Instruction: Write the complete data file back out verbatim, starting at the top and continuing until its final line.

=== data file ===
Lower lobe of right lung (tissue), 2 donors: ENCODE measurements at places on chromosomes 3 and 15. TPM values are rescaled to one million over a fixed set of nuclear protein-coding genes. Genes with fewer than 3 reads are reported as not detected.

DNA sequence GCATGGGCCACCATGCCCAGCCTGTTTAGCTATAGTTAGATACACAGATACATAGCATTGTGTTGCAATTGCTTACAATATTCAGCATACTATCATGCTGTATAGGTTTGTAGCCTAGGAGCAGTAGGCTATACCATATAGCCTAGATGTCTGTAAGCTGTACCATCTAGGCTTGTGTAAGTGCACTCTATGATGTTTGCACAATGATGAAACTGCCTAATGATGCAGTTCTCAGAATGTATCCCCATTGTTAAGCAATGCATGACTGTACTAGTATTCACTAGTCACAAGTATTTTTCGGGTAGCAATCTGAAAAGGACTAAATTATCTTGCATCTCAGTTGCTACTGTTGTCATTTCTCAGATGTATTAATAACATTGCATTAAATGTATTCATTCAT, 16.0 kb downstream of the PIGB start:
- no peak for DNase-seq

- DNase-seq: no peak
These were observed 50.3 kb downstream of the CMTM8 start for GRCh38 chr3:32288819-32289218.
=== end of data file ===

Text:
Lower lobe of right lung (tissue), 2 donors: ENCODE measurements at places on chromosomes 3 and 15. TPM values are rescaled to one million over a fixed set of nuclear protein-coding genes. Genes with fewer than 3 reads are reported as not detected.

DNA sequence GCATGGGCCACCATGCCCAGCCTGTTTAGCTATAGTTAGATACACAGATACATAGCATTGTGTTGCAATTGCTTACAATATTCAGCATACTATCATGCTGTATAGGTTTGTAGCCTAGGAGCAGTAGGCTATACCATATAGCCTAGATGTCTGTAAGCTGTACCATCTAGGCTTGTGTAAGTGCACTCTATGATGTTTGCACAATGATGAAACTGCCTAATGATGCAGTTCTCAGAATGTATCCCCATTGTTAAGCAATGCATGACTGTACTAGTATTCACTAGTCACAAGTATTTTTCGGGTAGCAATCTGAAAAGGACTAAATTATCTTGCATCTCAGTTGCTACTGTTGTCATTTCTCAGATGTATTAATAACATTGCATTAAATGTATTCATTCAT, 16.0 kb downstream of the PIGB start:
- no peak for DNase-seq

- DNase-seq: no peak
These were observed 50.3 kb downstream of the CMTM8 start for GRCh38 chr3:32288819-32289218.